December 19th, 2005
Alrosa's chief executive Alexander Nichiporuk said the total ban on diamond trading between Alrosa and De Beers, proposed by the European Commission (EC) in Brussels to start in 2009, is up for negotiation, and far from decided.
"The idea is to cancel trading between the two named companies to create competition and avoid monopolization," Nichiporuk told PolishedPrices.com.
"The background is that, even if one company (Alrosa) is not under EU jurisdiction and another (De Beers's Diamond Trading Company) only by half, since the trading is happening on EU territory, the (EU) can apply the rules."
Referring to the changeover of commissioners and staffs at the EC headquarters in Brussels, Nichiporuk added: "We had a good understanding with the previous commissioner on that issue, and no discussions with the new one.”
At this point, the unprecedented attempt by the EC to order the two companies, the two largest producers of diamonds in the world, to cease trading with one another at the end of 2008, has produced no comment from De Beers, and no stated willingness by either side to threaten a legal challenge to the ban in court.
In 2005, according to Nichiporuk, Alrosa will supply $680 million worth of rough to the DTC, representing 45% of total export value. Total production by Alrosa and affiliated companies for the year is estimated by Nichiporuk at $2.5 billion.
He said that the value of exports allowed by Alrosa's multi-year export quota is 20% higher than actual value shipped this year.
In 2004, Alrosa warned that an EC decision forcing "an overly rapid or extensive reduction or termination of our sales to De Beers could have an adverse impact on our sales."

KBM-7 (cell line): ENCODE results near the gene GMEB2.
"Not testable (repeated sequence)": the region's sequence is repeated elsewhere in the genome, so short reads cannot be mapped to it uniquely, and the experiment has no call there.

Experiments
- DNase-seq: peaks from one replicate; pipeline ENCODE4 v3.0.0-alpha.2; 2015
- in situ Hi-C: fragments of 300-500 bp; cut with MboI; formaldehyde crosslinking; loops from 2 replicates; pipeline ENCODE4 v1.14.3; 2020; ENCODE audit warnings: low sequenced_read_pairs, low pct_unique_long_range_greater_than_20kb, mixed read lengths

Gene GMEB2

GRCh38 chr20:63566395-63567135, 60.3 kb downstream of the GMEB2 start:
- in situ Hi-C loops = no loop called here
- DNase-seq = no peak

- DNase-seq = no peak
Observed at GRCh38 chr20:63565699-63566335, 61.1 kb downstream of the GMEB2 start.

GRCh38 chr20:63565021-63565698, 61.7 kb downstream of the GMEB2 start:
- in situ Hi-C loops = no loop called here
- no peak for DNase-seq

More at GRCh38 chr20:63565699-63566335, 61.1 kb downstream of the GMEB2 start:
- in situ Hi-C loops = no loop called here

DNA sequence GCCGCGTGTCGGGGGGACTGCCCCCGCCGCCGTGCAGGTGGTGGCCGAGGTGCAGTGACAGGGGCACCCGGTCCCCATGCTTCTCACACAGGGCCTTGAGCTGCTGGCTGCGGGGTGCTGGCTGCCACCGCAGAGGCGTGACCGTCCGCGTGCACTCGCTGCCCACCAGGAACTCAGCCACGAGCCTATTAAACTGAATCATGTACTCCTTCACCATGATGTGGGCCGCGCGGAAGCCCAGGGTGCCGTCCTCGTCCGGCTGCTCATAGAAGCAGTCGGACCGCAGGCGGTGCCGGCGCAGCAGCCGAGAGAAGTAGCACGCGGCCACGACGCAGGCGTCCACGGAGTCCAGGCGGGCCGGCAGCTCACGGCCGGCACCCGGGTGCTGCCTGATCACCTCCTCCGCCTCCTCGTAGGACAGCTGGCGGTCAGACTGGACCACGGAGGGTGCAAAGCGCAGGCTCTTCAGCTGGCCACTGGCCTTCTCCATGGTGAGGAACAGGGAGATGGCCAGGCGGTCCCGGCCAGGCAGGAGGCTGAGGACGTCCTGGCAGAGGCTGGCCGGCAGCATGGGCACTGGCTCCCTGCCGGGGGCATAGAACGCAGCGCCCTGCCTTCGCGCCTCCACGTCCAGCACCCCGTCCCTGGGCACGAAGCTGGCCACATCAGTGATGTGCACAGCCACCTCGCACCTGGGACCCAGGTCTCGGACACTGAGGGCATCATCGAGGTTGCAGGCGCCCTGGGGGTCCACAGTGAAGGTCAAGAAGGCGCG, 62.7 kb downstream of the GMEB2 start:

Negotiators for Alrosa and De Beers are now discussing in Brussels, not only the cut-off and the deadline, but also the value for trade allowable in the years that remain before the cutoff takes effect.
The trade agreement between Alrosa and De Beers, which the EC is reviewing, was signed at the end of 2001 and anticipated five years of sales at an average of $800 million per annum.
Internal pressure among Alrosa's senior management to break out of these terms has curtailed this level of annual shipments by roughly 15% since the signing.
If the EC goes ahead with the trade ban, the current value of shipments may decline to $600 million in 2006, and then around $500 million per annum in 2007 and 2008.
According to Nichiporuk, forward planning by the company anticipates the total elimination of annual diamond export quotas, issued by the government and signed by the Kremlin, which have caused repeated delays in shipment of rough from the new Nyurba mine in Yakutia.
In addition, Nichiporuk said, the company plans to allocate up to 65% of its rough output each year to a stable list of sightholders, and the remainder to auctions and tender sales. Independent selling outlets will be multiplied, adding Israel and Dubai to the one already in operation in Antwerp.
Nichiporuk said he wants to expand geological exploration to eight new areas in northwestern Russia, and five new areas in the Sakha region, Alrosa's home base.
He also reiterated potential interest in diamond exploration in Central Africa, including both Congo states and Guinea. Total investment for 2005 was Rb14 billion ($484 million). This is to be cut to Rb12.3 billion for 2006.
By John Helmer in Moscow.